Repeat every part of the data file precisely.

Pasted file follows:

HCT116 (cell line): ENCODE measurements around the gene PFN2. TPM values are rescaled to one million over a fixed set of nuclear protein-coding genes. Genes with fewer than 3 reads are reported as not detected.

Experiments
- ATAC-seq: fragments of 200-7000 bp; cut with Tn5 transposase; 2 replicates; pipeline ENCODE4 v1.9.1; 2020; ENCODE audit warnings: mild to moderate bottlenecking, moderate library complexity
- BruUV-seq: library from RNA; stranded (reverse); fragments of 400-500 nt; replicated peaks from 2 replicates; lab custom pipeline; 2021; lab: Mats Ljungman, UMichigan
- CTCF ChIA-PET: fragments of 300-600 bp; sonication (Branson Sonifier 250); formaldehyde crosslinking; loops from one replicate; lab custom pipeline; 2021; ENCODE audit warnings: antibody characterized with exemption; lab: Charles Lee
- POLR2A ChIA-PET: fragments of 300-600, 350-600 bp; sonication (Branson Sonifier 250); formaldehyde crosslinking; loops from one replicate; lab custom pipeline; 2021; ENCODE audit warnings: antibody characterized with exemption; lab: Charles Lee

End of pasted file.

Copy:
HCT116 (cell line): ENCODE measurements around the gene PFN2. TPM values are rescaled to one million over a fixed set of nuclear protein-coding genes. Genes with fewer than 3 reads are reported as not detected.

Experiments
- ATAC-seq: fragments of 200-7000 bp; cut with Tn5 transposase; 2 replicates; pipeline ENCODE4 v1.9.1; 2020; ENCODE audit warnings: mild to moderate bottlenecking, moderate library complexity
- BruUV-seq: library from RNA; stranded (reverse); fragments of 400-500 nt; replicated peaks from 2 replicates; lab custom pipeline; 2021; lab: Mats Ljungman, UMichigan
- CTCF ChIA-PET: fragments of 300-600 bp; sonication (Branson Sonifier 250); formaldehyde crosslinking; loops from one replicate; lab custom pipeline; 2021; ENCODE audit warnings: antibody characterized with exemption; lab: Charles Lee
- POLR2A ChIA-PET: fragments of 300-600, 350-600 bp; sonication (Branson Sonifier 250); formaldehyde crosslinking; loops from one replicate; lab custom pipeline; 2021; ENCODE audit warnings: antibody characterized with exemption; lab: Charles Lee